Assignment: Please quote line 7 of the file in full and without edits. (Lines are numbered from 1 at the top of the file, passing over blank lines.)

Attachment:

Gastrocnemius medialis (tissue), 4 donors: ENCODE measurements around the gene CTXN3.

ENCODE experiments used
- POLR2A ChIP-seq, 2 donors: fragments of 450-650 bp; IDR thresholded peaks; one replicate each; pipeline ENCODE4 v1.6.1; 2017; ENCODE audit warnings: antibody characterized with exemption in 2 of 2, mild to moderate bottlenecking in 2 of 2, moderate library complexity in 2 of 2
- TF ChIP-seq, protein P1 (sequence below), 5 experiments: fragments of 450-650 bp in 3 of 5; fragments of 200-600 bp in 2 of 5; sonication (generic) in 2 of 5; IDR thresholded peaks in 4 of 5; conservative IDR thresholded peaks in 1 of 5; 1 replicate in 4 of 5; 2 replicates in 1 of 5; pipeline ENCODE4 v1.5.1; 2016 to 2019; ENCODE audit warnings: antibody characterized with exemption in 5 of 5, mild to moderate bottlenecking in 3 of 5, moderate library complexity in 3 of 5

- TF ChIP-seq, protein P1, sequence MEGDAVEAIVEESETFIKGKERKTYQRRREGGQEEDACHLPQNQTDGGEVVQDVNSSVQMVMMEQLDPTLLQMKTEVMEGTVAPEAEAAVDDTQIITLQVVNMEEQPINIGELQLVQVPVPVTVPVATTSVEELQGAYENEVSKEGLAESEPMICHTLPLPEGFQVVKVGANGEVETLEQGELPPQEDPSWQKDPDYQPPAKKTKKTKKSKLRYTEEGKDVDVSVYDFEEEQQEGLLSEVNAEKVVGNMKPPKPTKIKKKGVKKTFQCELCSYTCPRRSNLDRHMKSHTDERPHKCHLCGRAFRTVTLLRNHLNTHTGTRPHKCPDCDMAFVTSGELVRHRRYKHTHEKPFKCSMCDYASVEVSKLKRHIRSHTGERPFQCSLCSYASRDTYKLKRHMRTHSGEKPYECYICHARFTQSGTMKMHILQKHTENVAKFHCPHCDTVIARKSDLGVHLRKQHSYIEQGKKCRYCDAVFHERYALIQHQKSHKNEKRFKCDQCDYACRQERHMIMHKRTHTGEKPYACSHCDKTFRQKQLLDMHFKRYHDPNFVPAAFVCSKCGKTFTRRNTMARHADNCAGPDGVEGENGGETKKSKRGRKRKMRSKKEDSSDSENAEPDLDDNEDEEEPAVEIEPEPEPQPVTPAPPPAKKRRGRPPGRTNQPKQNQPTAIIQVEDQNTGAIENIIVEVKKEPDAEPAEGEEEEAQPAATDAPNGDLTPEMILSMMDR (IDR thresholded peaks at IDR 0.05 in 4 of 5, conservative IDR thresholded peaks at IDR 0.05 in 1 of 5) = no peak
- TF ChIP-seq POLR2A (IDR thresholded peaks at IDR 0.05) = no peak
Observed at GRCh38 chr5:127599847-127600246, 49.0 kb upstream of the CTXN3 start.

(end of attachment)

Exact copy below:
Observed at GRCh38 chr5:127599847-127600246, 49.0 kb upstream of the CTXN3 start.